This is a book about the philosophy of time, and in particular the philosophy of the great logician Kurt Godel (1906-1978). It evaluates Godel's attempt to show that Einstein has not so much explained time as explained it away. Unlike recent more technical studies, it focuses on the reality of time. The book explores Godel's conception of time, existence, and truth with special reference to Plato, Aristotle, Kant, and Frege. In the light of this investigation an attempt is made (...) to shed light on such issues as the precise sense in which Godel believed in the possibility of time travel, the relationship of the reality of time to the objectivity of temporal becoming, and the significance of time for human existence.This is a book about the philosophy of time, and in particular the philosophy of the great logician Kurt Godel (1906-1978). It evaluates Godel's attempt to show that Einstein has not so much explained time as explained it away. Unlike recent more technical studies, it focuses on the reality of time. The book explores Godel's conception of time, existence, and truth with special reference to Plato, Aristotle, Kant, and Frege. In the light of this investigation an attempt is made to shed light on such issues as the precise sense in which Godel believed in the possibility of time travel, the relationship of the reality of time to the objectivity of temporal becoming, and the significance of time for human existence. (shrink)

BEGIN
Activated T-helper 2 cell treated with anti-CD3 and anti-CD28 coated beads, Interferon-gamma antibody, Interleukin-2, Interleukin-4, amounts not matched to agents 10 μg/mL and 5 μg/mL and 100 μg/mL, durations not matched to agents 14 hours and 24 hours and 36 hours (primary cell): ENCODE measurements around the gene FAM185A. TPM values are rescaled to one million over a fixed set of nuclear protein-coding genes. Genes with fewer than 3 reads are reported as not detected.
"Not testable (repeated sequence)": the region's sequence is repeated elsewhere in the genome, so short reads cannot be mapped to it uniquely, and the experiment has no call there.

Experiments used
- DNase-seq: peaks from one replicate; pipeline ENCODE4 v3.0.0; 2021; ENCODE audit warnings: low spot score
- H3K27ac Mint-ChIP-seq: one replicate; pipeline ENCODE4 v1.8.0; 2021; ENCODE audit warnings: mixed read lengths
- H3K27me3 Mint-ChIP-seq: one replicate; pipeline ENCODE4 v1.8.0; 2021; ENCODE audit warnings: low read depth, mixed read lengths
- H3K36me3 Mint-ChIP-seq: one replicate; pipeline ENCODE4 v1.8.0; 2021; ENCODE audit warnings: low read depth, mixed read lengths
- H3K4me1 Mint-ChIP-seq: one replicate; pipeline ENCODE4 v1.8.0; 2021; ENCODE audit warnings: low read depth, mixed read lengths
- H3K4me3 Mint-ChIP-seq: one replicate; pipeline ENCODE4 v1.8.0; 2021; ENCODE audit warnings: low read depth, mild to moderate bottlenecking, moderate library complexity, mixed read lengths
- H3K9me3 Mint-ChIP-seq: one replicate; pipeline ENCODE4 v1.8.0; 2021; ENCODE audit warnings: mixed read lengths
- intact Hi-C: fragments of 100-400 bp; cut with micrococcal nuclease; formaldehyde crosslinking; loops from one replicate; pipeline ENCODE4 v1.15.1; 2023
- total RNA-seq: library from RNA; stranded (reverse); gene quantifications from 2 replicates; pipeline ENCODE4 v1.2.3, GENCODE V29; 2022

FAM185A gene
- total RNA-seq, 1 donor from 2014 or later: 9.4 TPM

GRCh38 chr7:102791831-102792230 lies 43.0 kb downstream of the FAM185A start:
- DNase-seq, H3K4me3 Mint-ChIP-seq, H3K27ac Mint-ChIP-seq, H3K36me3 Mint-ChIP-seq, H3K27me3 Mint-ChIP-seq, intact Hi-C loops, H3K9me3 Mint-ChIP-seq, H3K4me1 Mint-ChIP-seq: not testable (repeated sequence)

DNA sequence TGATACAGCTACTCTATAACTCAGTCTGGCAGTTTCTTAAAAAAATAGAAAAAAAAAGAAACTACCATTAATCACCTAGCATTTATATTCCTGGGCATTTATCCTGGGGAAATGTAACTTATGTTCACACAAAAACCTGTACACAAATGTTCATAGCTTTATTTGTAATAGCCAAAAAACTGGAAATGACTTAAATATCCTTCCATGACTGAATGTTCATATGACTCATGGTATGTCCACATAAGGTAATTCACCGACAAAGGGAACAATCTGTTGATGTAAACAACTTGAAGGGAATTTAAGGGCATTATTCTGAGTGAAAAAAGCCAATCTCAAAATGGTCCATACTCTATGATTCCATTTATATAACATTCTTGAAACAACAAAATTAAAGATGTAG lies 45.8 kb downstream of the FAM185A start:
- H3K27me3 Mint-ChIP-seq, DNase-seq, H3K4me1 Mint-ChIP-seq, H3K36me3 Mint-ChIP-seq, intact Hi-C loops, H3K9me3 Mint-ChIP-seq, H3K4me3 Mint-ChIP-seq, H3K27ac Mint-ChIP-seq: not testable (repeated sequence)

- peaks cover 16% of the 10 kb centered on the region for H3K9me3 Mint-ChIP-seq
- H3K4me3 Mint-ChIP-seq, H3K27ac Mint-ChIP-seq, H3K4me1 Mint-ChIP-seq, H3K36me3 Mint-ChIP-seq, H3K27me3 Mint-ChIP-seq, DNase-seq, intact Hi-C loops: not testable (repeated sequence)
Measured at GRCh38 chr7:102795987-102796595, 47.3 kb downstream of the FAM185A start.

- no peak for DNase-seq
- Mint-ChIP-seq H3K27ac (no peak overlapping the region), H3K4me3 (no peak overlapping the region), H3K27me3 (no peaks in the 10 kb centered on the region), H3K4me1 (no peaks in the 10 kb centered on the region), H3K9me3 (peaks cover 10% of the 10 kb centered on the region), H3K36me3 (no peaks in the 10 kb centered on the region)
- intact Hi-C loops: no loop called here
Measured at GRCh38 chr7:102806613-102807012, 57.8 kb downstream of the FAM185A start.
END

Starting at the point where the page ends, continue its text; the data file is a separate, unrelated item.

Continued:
The purpose of this article is to vindicate the viability of Kurt H. Wolff''s methodology of surrender-and-catch for the human and social sciences. The article is divided into three sections. The first section explicates the fundamental significance of surrender-and-catch and Wolff''s motivation for advocating its practice. The second section compares surrender-and-catch with phenomenological methodology as well as objective science and the province of the everyday. The third section illustrates surrender-and-catch through my own practice. In this section I contextualize surrender-and-catch (...) in a triangulated design, which exhibits its flexibility and compatibility for use in conjunction with other forms of research. (shrink)